I gave these as examples because I knew for a fact that these CDs/mp3s were mastered from vinyl. The other Crown albums I have are on vinyl, so I have no idea if there are CDs or what they are mastered from.

O.K., point taken - not the most musically correct classification. Now how would one broadly classifiy "adult" instrumental music of those days that is neither straight-ahead jazz nor straight-ahead pop nor teen pop nor easy listening nor ...? Just to give a rough idea? And regardless of where their live gigs (if any) took place. But I think you did understand what I was getting at. The music you named is quite atypical of "anything Crown" so it's not the kind of music one tends to think of when that label is evoked. BTW, what label(s) are your CD reissues on?

Edited by Big Beat Steve

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Understood. I didn't mean to come off as argumentative in my previous post. In terms of "typically Crown," I think of Crown as being all over the map, as a casual perusal of their releases on the back cover of any album will show. I don't really think of them as a jazz label per se, although "Jazz Heat Bongo Beat" is both a solid jazz album and bongo record.

My Milt Raskin mp3 is on Amazon and iTunes under a number of different versions. I have one on "Flair" that is in true stereo. I think it's from vinyl but it's pretty clean, cleaner than most Crown vinyl I've heard.

I'm not sure what label "Jazz Heat" is on; I don't have it nearby at the moment.

Sorry for any misunderstanding.

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I wouldn't have thought of Crown as a "typical" jazz label per se either (though some of their "Modern Jazz Stars" albums are a JAZZ discographer's nightmare ;)).

But I can assure you that Crown is widely considered a typical 50s R&B label (and to a lesser extent a Country label), which - judging by the evidence of their releases OVERALL - is incorrect but that's how it is widely perceived (even if only because the BULK of their "collectible" items is from the R&B field), and there are real collecting nuts out there who'd pick the tiniest details of their releases in those fields apart in order to document and cover everything. "Poor man's Blue Note obsession", maybe?? :crazy:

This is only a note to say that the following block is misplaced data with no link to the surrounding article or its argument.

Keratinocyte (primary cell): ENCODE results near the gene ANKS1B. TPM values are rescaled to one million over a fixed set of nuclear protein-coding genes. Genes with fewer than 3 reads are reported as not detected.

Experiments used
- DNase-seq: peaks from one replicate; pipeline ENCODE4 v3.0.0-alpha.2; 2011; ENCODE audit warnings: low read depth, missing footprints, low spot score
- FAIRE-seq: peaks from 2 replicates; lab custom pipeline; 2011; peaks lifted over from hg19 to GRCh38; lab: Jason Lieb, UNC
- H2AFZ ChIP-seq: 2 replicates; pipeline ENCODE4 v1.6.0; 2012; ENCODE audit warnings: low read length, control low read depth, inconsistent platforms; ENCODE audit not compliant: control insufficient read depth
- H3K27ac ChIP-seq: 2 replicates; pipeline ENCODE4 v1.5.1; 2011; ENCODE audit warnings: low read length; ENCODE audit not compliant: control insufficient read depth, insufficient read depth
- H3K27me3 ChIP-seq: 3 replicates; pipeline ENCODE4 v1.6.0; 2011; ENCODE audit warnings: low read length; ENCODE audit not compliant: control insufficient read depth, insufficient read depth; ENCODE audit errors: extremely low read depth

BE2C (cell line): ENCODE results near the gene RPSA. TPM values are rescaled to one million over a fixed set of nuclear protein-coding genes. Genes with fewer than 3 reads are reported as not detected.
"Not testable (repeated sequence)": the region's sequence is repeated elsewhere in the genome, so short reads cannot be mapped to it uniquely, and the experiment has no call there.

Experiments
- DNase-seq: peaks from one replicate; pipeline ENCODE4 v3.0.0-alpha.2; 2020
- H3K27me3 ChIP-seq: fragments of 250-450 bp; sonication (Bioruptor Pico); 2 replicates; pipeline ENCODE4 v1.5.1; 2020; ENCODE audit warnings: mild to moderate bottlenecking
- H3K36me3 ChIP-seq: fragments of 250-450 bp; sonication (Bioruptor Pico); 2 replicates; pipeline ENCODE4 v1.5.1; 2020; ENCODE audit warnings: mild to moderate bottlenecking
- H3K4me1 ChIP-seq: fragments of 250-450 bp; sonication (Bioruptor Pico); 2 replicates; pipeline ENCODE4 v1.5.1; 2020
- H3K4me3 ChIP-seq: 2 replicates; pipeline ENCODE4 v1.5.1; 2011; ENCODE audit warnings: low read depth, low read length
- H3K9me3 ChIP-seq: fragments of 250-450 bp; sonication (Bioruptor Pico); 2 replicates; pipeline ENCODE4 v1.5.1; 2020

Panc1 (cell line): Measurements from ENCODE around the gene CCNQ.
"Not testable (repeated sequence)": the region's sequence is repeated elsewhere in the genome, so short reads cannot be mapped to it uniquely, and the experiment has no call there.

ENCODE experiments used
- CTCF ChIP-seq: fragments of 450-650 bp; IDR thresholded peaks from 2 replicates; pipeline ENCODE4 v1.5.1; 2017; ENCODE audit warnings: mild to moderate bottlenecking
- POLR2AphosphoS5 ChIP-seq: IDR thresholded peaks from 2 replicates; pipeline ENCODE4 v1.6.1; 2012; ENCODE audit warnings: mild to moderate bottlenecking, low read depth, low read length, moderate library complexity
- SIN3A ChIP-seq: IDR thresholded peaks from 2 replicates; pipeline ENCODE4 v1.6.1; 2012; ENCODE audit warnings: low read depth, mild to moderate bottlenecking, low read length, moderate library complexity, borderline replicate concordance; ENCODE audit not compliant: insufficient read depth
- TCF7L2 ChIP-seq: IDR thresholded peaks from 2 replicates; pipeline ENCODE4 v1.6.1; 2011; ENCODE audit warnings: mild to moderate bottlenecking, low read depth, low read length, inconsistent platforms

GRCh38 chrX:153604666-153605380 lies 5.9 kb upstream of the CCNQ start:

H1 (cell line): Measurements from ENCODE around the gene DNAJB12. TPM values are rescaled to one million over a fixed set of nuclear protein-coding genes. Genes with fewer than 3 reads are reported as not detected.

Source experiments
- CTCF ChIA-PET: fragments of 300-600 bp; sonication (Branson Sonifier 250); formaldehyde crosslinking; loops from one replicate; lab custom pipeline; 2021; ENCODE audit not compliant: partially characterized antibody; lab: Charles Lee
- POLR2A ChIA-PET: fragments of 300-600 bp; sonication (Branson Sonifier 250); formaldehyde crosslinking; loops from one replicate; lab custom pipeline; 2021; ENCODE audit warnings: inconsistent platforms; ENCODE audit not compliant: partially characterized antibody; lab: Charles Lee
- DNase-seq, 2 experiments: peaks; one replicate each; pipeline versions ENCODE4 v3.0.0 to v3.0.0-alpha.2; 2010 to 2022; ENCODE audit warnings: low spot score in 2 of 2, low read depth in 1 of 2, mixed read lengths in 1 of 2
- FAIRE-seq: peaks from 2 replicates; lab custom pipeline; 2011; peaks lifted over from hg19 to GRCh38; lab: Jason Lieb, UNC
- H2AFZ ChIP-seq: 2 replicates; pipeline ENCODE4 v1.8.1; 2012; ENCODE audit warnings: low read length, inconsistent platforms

Edited by Big Beat Steve

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I'm always learning stuff here. I had no idea Crown was associated with R&B or country. I thought that they were a march/polka/Hawaiian label that occasionally released a jazz album along the way.

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someone on here, was it Big Beat Steve, told me the place to look for the real deal info on crown is not w/ the jazz or r&b collectors but the country-western people, have compiled a lot of useful stuff

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I remember going into our neighborhood grocery store back in the '60s and '70s, in a primarily African-American neighborhood, and picking through the bins of records with my dad while my mom was waiting in line to pay for her groceries. Picked up a bunch of Crown/Kent/United, etc. blues, R&B, and jazz discs that way. Almost without exception they sounded pretty bad, but you couldn't beat the price and the music involved (particularly blues) was usually unavailable elsewhere in those days.

It seemed to me then that these labels were primarily aimed at a middle-aged black audience who might not go to a record store for the latest hits, but would pick up a cheap record or 2 of old favorites on their way through their regular shopping. While there were also a few bargain country records from these labels available to the older mostly poor white "hillbilly" audience that remained in the neighborhood, I never realized that they put out records that were intended for more "general" audiences.

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So is Way Out Wardell available from ACE?

unfortunately no - it's been OOP for a few years now - there are second hand copies on Amazon UK

I emailed them the other day & the reply was that they have no plans to repress the CD

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My last sighting of this material was a 2 lp set on a Japanese version of GNP, IIRC. Don't know of the cd version.

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Answering my own question.  Several safety copies of Crown master tapes have surfaced recently, and have been making the rounds.  They sound amazing.